EPJ Applied Metamaterials
Volume 1, 2014
|Number of page(s)||16|
|Published online||13 June 2014|
Deep subwavelength Fabry-Perot resonances
Department of Physics, The Hong Kong University of Science and Technology, Clear Water Bay, Kowloon, Hong Kong, P.R. China
2 Department of Applied Physics, Nanjing Tech University, Nanjing 210009, P.R. China
* e-mail: firstname.lastname@example.org
Accepted: 1 May 2014
Published online: 13 June 2014
Confinement of light by subwavelength objects facilitates the realization of compact photonic devices and the enhancement of light-matter interactions. The Fabry-Perot (FP) cavity provides an efficient tool for confining light. However, the conventional FP cavity length is usually comparable to or larger than the light wavelength, making them inconvenient for many applications. By manipulating the reflection phase at the cavity boundaries, the FP cavity length could be made much smaller than the wavelength. In this review, we consider the subwavelength FP resonance in a plasmonic system composed of a slit grating backed with a ground plane, covering the spectral range from microwave to THz and infrared regime. For very narrow slit width and spacer thickness, a typical zero-order and deep subwavelength FP resonance in the metallic slits can be strongly induced. Moreover, due to the subwavelength FP resonance, greatly enhanced electromagnetic pressure can also be induced in the system. The sign and magnitude of the electromagnetic pressure are dominated by the field penetration effect in the metal as well as the field enhancement in the FP cavities. The effect promises a variety of potential applications, such as detecting tiny motions and driving the mechanical oscillations.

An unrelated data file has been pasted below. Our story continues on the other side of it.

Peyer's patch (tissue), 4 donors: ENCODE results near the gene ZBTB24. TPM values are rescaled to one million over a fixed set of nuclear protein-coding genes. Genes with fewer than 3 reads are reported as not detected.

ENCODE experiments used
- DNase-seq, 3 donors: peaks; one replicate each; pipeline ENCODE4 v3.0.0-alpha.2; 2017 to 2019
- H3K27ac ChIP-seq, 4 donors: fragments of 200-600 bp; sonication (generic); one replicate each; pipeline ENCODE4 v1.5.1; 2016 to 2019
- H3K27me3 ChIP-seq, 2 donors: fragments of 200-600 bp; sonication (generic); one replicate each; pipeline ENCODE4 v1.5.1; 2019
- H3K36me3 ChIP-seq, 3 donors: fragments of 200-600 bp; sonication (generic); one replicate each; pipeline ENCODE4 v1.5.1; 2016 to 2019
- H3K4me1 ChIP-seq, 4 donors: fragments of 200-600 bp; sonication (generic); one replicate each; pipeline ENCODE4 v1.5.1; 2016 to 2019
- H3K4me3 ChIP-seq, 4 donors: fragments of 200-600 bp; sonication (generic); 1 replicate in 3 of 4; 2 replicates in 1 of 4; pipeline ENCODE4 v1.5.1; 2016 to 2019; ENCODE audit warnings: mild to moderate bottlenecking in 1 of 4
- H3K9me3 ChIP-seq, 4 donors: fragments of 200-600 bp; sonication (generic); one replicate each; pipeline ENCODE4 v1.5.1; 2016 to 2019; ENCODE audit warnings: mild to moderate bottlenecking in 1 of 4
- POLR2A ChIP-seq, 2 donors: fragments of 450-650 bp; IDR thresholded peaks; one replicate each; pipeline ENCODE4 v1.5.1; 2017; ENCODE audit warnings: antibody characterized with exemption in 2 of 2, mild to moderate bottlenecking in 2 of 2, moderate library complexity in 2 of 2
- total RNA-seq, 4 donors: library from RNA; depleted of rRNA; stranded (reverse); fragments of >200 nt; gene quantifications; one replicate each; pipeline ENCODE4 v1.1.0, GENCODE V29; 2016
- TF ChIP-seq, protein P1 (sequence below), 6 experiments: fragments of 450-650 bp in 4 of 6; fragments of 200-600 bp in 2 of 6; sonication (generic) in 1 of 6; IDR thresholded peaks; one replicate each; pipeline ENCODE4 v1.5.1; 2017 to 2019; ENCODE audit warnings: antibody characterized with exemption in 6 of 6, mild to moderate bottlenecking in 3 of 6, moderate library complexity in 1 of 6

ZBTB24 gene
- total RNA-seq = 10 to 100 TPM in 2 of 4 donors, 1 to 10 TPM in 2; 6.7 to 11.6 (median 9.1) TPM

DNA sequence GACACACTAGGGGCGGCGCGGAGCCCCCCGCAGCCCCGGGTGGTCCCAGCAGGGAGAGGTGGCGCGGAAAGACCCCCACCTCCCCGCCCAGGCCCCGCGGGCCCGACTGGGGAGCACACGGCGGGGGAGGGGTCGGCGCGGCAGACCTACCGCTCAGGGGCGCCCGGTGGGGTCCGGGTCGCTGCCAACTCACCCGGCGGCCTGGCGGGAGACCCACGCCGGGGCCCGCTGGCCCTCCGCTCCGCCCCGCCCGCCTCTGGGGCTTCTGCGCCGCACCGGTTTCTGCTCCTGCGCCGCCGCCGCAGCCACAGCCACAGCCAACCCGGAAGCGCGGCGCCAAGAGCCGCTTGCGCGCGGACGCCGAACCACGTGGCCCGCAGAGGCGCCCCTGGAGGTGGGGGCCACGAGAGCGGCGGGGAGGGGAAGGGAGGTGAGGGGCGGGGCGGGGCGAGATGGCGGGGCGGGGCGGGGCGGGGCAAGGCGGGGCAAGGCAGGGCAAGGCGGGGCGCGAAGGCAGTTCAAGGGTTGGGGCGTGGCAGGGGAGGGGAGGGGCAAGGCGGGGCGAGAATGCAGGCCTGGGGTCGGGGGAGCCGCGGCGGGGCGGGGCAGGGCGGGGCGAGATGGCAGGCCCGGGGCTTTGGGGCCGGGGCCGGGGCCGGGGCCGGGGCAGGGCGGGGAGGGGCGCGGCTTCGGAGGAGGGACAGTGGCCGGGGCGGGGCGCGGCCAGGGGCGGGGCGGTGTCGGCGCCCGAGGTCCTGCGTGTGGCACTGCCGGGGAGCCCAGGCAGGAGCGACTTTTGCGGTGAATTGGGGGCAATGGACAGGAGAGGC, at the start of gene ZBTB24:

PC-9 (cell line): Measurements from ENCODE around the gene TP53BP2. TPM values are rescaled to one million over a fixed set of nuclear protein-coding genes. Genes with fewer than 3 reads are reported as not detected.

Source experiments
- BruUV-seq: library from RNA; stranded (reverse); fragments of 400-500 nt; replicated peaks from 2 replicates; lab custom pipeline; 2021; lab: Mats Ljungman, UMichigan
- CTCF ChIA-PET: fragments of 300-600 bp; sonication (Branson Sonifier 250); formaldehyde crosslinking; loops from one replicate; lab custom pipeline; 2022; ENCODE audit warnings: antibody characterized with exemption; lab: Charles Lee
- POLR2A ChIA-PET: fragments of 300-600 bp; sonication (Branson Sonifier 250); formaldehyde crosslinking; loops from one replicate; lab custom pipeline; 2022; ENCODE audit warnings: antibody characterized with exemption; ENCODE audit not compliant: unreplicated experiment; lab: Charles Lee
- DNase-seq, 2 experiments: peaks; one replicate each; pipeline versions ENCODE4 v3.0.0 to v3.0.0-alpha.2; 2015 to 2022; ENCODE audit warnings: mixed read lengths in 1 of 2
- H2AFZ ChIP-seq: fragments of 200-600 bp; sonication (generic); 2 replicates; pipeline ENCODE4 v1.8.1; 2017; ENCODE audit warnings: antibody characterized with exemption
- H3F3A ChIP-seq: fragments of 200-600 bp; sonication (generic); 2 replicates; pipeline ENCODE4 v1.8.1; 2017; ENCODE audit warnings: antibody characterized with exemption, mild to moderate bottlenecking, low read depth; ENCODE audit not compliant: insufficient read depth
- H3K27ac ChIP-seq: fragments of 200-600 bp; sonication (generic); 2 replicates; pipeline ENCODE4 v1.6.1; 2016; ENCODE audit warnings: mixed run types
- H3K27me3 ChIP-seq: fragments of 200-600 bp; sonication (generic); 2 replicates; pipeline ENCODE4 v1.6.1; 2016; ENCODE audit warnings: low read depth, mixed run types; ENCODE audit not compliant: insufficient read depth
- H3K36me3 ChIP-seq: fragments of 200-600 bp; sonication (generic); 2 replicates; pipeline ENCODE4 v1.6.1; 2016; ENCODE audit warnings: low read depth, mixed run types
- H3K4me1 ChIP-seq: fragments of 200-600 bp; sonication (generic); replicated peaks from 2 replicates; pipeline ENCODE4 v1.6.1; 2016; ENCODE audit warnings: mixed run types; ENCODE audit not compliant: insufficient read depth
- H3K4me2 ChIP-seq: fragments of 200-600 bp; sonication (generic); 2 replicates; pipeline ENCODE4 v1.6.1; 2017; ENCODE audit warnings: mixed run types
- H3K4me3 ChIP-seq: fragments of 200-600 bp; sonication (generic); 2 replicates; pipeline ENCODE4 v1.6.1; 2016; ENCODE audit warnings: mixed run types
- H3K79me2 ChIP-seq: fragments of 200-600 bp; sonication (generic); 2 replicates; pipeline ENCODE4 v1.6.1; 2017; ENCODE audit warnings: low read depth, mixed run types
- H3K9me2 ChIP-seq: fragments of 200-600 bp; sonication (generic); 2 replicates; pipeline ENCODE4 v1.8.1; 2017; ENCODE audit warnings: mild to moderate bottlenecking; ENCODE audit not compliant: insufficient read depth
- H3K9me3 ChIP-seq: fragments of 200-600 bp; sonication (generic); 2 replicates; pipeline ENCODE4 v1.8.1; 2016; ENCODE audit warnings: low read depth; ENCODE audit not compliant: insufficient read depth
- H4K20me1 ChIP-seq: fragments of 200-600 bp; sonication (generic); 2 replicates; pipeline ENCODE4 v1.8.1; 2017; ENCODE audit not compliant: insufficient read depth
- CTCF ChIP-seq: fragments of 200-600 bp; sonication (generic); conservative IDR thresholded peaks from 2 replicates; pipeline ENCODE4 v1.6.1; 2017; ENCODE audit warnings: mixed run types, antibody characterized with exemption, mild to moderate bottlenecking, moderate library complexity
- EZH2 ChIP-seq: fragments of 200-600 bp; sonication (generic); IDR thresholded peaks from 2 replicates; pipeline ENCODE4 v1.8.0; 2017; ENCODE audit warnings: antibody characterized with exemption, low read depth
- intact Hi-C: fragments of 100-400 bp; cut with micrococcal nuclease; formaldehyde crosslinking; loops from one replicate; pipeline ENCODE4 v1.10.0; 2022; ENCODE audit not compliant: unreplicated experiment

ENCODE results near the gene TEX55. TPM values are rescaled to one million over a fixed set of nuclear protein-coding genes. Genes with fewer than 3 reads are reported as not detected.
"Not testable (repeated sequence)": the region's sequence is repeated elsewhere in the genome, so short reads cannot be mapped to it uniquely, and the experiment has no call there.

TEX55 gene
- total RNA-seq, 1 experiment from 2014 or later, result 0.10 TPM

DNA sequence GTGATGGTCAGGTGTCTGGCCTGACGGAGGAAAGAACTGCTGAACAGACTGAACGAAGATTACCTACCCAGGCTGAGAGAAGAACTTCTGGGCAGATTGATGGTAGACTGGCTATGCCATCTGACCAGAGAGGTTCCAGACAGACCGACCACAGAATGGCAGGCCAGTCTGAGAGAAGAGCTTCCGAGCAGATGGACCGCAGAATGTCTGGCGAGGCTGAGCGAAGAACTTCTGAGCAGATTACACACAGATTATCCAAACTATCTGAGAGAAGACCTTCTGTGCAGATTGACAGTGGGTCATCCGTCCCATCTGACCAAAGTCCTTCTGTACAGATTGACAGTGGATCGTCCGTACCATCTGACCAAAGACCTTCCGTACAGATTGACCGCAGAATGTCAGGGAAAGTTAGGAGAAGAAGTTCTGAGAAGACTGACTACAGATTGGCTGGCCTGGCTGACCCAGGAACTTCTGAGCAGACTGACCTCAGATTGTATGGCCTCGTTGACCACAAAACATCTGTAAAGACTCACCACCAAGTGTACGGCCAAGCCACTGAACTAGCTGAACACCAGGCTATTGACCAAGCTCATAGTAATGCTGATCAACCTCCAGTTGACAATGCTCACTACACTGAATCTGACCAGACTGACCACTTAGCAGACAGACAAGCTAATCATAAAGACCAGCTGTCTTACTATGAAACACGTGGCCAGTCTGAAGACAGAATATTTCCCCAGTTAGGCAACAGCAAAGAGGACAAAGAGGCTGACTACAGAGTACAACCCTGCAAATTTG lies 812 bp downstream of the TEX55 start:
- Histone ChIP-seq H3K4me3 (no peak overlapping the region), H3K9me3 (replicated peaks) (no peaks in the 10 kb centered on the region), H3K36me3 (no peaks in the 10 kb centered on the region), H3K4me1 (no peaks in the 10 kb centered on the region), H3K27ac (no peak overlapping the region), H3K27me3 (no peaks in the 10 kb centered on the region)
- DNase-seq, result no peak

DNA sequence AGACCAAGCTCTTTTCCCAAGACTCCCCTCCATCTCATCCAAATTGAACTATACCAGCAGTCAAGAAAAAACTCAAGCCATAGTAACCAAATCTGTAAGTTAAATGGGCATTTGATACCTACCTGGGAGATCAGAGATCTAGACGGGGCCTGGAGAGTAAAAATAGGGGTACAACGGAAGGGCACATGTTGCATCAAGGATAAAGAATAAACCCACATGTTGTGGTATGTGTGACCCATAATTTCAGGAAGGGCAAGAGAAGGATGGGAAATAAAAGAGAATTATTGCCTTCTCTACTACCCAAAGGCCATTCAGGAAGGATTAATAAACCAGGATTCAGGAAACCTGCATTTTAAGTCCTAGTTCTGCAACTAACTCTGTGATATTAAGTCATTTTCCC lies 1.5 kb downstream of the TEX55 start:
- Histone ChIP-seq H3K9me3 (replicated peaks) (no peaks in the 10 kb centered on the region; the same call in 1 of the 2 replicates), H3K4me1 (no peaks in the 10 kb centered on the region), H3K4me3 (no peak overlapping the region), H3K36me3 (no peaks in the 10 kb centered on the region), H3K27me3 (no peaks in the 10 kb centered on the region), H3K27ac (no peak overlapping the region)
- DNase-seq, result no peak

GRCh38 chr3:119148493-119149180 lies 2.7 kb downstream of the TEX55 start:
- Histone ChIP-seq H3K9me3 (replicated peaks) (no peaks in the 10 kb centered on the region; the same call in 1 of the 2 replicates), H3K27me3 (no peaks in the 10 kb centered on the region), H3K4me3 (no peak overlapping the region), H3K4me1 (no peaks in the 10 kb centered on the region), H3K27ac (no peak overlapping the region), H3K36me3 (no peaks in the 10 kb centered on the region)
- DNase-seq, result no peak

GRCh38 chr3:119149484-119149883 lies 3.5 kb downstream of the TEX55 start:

Key words: Plasmonics / Subwavelength / Fabry-Perot cavity / Resonance
© C.-P. Huang & C.-T. Chan, Published by EDP Sciences, 2014
This is an Open Access article distributed under the terms of the Creative Commons Attribution License (http://creativecommons.org/licenses/by/4.0), which permits unrestricted use, distribution, and reproduction in any medium, provided the original work is properly cited.
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